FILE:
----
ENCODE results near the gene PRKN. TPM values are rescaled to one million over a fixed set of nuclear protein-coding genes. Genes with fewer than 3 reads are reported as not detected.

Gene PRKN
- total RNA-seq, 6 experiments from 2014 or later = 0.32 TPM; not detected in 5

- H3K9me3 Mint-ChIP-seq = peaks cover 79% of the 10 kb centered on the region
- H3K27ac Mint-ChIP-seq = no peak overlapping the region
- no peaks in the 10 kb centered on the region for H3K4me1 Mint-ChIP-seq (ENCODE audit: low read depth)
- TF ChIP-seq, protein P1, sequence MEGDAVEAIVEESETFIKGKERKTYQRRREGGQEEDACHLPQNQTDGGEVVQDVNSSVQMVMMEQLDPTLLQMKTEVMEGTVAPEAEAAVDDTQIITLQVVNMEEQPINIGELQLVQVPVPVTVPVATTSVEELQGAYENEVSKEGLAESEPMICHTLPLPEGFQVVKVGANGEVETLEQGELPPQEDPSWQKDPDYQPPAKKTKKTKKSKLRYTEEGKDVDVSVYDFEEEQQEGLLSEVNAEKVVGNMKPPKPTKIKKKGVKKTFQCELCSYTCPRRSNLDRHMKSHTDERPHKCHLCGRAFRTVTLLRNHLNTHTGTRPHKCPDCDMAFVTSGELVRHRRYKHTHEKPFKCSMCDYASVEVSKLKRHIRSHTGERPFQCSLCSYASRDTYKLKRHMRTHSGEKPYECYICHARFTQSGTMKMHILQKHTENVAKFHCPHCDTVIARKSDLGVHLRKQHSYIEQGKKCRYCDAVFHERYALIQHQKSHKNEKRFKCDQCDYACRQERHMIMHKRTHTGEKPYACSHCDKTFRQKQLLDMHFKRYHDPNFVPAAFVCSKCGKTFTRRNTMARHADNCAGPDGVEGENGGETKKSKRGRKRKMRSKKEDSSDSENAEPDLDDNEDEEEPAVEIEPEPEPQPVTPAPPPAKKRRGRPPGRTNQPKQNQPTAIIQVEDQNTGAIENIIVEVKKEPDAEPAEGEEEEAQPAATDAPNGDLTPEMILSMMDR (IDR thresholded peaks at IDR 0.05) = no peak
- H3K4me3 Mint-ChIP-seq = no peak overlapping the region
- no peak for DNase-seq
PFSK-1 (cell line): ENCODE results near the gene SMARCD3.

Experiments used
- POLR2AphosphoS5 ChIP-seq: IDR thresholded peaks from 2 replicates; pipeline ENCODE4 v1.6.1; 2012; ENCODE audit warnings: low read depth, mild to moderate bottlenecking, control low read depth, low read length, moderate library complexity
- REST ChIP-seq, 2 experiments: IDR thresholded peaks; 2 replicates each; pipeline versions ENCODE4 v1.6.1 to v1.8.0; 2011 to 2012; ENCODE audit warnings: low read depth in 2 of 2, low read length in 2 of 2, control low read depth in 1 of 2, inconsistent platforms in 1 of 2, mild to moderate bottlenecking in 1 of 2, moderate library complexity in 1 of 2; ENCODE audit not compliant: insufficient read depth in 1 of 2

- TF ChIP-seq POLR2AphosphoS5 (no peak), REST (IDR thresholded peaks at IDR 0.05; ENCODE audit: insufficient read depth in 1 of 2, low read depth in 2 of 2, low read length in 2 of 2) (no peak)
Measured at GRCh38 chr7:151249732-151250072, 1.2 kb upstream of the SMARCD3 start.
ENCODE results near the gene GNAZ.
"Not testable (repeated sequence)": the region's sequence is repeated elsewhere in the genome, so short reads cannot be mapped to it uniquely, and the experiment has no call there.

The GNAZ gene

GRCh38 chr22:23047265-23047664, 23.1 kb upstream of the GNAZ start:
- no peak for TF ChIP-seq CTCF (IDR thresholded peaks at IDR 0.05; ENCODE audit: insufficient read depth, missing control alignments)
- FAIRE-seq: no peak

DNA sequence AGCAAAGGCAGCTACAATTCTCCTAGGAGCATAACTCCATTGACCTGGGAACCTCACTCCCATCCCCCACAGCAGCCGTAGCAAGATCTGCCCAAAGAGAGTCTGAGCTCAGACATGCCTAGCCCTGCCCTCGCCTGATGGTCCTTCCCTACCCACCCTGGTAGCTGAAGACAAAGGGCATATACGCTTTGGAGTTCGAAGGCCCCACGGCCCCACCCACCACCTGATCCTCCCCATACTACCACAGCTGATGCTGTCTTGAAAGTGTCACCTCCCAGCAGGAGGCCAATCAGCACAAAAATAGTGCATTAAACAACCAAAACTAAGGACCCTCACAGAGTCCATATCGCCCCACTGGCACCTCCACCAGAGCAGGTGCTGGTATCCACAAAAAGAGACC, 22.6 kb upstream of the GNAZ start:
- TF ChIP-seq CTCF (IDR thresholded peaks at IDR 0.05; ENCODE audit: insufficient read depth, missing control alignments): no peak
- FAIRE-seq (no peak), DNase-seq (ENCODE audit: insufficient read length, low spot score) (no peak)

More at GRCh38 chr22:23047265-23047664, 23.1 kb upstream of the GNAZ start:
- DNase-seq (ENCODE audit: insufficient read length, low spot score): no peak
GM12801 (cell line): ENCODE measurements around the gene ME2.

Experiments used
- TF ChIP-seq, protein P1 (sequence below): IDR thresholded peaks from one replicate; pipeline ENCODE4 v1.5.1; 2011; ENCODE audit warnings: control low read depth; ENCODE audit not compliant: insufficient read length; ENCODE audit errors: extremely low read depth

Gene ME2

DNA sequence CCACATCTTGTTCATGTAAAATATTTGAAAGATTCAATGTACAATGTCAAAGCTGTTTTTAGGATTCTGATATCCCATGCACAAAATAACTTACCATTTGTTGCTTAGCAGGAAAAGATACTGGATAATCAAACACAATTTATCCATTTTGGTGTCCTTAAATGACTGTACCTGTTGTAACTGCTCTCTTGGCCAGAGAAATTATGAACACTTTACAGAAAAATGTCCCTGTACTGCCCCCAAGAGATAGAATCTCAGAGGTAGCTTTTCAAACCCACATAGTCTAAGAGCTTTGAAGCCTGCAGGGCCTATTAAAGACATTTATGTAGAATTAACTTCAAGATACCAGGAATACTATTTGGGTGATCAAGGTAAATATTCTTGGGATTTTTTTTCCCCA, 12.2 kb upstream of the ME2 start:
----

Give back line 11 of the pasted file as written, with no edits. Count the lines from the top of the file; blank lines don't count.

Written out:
Experiments used